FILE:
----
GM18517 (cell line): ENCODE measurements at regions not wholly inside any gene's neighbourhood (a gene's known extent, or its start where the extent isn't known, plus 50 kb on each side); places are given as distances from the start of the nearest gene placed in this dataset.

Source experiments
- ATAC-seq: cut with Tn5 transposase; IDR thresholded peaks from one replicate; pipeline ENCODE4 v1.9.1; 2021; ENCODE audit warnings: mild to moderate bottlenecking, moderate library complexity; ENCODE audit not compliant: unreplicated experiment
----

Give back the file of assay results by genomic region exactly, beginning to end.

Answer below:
GM18517 (cell line): ENCODE measurements at regions not wholly inside any gene's neighbourhood (a gene's known extent, or its start where the extent isn't known, plus 50 kb on each side); places are given as distances from the start of the nearest gene placed in this dataset.

Source experiments
- ATAC-seq: cut with Tn5 transposase; IDR thresholded peaks from one replicate; pipeline ENCODE4 v1.9.1; 2021; ENCODE audit warnings: mild to moderate bottlenecking, moderate library complexity; ENCODE audit not compliant: unreplicated experiment